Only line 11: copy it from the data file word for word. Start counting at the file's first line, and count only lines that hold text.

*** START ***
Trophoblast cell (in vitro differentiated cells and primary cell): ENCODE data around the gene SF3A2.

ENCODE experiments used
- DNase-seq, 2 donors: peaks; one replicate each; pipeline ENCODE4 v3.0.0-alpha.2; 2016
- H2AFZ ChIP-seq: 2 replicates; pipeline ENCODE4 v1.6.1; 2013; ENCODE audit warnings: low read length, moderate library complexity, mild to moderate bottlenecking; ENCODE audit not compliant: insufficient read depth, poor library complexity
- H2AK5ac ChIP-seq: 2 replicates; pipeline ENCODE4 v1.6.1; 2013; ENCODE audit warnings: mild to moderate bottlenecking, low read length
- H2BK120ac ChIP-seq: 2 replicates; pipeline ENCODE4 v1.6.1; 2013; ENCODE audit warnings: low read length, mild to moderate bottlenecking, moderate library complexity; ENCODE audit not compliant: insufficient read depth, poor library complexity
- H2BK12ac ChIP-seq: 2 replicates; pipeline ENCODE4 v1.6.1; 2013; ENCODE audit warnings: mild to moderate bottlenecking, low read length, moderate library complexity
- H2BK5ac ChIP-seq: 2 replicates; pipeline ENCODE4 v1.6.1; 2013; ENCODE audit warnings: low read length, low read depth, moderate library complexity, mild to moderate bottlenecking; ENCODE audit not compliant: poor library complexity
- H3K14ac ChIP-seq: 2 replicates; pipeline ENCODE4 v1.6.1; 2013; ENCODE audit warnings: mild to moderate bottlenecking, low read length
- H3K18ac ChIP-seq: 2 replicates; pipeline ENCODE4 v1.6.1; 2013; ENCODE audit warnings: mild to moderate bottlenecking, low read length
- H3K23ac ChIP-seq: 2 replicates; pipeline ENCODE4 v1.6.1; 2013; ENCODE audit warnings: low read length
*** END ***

- H3K23ac ChIP-seq: 2 replicates; pipeline ENCODE4 v1.6.1; 2013; ENCODE audit warnings: low read length